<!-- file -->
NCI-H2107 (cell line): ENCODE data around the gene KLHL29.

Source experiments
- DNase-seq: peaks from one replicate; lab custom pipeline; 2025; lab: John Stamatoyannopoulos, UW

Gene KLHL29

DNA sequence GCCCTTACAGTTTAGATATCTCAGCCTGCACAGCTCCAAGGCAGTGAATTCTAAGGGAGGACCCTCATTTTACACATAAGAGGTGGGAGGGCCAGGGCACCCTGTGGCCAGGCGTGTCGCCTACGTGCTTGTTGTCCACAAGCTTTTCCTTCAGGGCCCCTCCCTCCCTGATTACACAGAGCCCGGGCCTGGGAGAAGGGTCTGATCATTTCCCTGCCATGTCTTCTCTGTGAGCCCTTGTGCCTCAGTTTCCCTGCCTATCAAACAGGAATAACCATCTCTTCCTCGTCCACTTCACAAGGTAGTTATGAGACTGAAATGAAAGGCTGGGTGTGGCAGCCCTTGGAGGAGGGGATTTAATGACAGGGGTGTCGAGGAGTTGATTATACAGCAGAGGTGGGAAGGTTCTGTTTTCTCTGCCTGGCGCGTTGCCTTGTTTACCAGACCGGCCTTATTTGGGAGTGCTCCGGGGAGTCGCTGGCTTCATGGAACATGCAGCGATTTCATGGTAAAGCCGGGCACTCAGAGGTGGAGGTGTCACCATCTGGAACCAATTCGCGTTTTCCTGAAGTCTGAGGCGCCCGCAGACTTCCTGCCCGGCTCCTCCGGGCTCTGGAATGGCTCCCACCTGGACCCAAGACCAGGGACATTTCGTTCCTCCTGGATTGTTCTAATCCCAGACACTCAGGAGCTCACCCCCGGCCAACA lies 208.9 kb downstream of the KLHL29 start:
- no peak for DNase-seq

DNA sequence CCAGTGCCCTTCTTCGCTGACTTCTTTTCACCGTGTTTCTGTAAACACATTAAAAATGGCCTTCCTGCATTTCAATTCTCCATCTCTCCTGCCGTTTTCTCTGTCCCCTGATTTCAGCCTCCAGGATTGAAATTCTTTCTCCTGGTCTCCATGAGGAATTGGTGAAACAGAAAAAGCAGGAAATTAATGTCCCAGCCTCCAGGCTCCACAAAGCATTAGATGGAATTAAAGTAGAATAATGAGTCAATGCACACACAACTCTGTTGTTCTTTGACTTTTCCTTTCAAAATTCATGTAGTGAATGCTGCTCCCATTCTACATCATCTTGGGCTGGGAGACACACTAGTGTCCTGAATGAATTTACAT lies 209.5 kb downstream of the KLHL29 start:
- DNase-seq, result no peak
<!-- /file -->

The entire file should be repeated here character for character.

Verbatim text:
NCI-H2107 (cell line): ENCODE data around the gene KLHL29.

Source experiments
- DNase-seq: peaks from one replicate; lab custom pipeline; 2025; lab: John Stamatoyannopoulos, UW

Gene KLHL29

DNA sequence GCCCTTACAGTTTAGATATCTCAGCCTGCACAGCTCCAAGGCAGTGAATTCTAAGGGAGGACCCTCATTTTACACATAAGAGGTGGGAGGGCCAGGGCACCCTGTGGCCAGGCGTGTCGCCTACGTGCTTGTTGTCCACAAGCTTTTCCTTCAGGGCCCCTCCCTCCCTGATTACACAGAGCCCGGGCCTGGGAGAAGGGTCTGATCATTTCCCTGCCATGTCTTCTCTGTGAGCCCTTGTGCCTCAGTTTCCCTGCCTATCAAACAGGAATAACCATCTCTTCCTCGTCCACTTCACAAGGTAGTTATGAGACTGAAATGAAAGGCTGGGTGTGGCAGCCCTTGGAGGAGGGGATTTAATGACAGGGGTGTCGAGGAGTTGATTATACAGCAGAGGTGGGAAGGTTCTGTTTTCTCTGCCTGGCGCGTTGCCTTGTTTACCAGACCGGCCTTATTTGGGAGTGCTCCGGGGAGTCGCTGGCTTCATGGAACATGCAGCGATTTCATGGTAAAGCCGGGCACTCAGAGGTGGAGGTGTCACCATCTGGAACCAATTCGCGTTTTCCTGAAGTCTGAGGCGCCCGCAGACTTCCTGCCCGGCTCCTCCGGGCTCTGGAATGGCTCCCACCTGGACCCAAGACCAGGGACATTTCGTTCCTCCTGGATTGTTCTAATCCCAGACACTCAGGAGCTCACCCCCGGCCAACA lies 208.9 kb downstream of the KLHL29 start:
- no peak for DNase-seq

DNA sequence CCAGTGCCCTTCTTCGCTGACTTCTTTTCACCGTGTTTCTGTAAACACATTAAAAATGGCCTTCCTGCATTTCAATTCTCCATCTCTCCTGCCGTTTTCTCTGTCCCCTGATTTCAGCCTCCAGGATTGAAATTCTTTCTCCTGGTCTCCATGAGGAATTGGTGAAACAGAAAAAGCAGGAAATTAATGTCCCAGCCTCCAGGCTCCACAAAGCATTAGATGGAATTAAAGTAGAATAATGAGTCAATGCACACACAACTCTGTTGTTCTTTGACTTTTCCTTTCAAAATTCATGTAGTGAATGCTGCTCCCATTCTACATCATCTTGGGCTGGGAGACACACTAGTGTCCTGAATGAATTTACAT lies 209.5 kb downstream of the KLHL29 start:
- DNase-seq, result no peak